The Games and Learning SIG Network Meeting

Well Christmas is approaching meaning that I will soon be dusting off my polite but clear you’ll-push-me-to-violence Grinch act when someone asks me if I want to a board/ fun/ party game instead of drinking and eating more.  I’m not a huge fan of play or games. One day we non-ludic people will emerge from the shadows and be greeted with the respect we deserve, and not being chided with deeply insensitive taunts such as, ‘Oh come on, don’t be boring play charades…’  So, I’m a little confused how I’ve ended up researching games… but I seem to be.

Last week Nic Whitton and I travelled to Portsmouth University for the meeting of the Games and Learning SIG.  In the morning we visited the excellent Mary Rose museum to meet a curator whom asked us to explore the museum and develop ideas for games to bring the artefacts and history to life.  The museum doesn’t have a huge budget for developing games and wanted the games that are developed to be ‘timeless’ and so not in need of constant updating but also to fit within the constraints of the building and flow of the building.  Keep them interested but keep them moving on, was high on the priorities.  Watch this space for what we came up with…

BZr5fImIAAADOFsThere was a ‘show and tell’ workshop, the next morning, where members could demonstrate their latest game incarnations… and I started to become ever so slightly taken with the potential of games in learning.  The reason for this was Alex Moseley (University of Leicester) and Simon Brookes’ (University of Portsmouth) Porthampton University scenario (read a blog post about it here).  With fairly minimal explanation a group of seven of us found ourselves in the scenario where we were members of staff at the Porthampton University geography department.  Our students had flown to Portswana in South Sudesia and when they arrived at the airport they were separated, a student was mugged and reports of civil unrest developed were confirmed and we were faced with the task of resolving the situation.  What was so great about the activity was that we didn’t know what we were meant to do but gradually we tracked down websites for a council, a local paper, an embassy, various Twitter accounts that kept the story moving along, and finally we had to deal with phone calls from irate parents and confused project staff.  I started off embarrassed and incredulous but ended up immersed.  Simon uses a similar format for the students on his enterprise module where they have to manage a business in the imaginary world of Porthampton (read about it here).  A group have used Porthampton to host a music festival and Simon is open to others using the space and sites to develop their own projects.  If the Conservatives win an outright majority in 2015 I may start up an expat community there.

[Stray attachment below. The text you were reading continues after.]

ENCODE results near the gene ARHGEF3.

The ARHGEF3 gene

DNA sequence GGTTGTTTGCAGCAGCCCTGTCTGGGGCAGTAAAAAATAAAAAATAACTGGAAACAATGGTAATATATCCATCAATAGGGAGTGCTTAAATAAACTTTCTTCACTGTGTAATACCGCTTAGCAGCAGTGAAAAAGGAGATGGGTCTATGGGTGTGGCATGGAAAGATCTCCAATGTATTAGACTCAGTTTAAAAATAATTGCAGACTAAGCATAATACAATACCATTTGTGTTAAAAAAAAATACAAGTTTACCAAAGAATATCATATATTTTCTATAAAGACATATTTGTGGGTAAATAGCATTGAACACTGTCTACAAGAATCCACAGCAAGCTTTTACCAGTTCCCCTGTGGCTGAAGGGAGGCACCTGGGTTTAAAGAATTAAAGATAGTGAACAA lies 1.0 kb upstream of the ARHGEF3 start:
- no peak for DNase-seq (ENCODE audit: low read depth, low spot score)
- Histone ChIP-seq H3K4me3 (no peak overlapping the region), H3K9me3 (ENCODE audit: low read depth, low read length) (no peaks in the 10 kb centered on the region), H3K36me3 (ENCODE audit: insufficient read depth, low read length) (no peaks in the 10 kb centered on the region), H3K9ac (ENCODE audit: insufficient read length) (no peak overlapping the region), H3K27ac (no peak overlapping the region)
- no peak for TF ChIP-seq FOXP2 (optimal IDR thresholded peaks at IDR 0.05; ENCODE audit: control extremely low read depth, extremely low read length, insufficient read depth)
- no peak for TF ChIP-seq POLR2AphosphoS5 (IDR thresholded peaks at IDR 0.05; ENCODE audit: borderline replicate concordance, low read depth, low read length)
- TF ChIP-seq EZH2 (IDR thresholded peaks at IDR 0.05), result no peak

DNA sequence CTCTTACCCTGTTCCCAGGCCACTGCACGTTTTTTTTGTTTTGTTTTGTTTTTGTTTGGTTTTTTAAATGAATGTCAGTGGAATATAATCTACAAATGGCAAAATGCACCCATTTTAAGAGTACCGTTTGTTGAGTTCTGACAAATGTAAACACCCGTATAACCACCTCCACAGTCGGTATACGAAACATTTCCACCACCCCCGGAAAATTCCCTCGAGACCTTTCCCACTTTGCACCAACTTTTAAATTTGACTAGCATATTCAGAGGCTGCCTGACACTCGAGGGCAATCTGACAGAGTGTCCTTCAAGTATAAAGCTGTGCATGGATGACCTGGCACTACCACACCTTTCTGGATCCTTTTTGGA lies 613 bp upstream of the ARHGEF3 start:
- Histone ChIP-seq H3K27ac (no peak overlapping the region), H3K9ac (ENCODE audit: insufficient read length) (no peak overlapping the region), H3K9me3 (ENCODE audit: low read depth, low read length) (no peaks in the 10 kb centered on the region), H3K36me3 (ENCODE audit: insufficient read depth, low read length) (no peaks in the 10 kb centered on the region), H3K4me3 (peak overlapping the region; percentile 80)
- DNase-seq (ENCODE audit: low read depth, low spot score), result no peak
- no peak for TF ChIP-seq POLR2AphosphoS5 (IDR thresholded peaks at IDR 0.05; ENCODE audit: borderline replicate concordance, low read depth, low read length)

James Duggan

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